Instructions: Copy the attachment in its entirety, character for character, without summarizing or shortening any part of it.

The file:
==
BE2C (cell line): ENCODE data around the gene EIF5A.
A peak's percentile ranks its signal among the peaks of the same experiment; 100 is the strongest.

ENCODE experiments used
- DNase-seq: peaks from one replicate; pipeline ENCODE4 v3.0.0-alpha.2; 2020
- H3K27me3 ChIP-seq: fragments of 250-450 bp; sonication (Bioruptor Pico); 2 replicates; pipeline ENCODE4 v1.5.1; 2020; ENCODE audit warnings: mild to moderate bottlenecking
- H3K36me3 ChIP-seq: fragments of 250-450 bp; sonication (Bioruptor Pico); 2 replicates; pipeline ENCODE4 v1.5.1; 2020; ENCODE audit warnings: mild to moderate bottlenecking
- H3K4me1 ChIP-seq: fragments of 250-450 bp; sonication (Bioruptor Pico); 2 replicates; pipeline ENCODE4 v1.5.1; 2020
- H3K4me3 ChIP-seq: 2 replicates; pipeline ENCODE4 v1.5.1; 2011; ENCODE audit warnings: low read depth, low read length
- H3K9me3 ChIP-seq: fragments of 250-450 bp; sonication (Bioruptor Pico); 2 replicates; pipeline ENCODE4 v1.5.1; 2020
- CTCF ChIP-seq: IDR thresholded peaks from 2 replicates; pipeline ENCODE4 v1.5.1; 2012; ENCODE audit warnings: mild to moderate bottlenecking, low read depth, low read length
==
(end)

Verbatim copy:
BE2C (cell line): ENCODE data around the gene EIF5A.
A peak's percentile ranks its signal among the peaks of the same experiment; 100 is the strongest.

ENCODE experiments used
- DNase-seq: peaks from one replicate; pipeline ENCODE4 v3.0.0-alpha.2; 2020
- H3K27me3 ChIP-seq: fragments of 250-450 bp; sonication (Bioruptor Pico); 2 replicates; pipeline ENCODE4 v1.5.1; 2020; ENCODE audit warnings: mild to moderate bottlenecking
- H3K36me3 ChIP-seq: fragments of 250-450 bp; sonication (Bioruptor Pico); 2 replicates; pipeline ENCODE4 v1.5.1; 2020; ENCODE audit warnings: mild to moderate bottlenecking
- H3K4me1 ChIP-seq: fragments of 250-450 bp; sonication (Bioruptor Pico); 2 replicates; pipeline ENCODE4 v1.5.1; 2020
- H3K4me3 ChIP-seq: 2 replicates; pipeline ENCODE4 v1.5.1; 2011; ENCODE audit warnings: low read depth, low read length
- H3K9me3 ChIP-seq: fragments of 250-450 bp; sonication (Bioruptor Pico); 2 replicates; pipeline ENCODE4 v1.5.1; 2020
- CTCF ChIP-seq: IDR thresholded peaks from 2 replicates; pipeline ENCODE4 v1.5.1; 2012; ENCODE audit warnings: mild to moderate bottlenecking, low read depth, low read length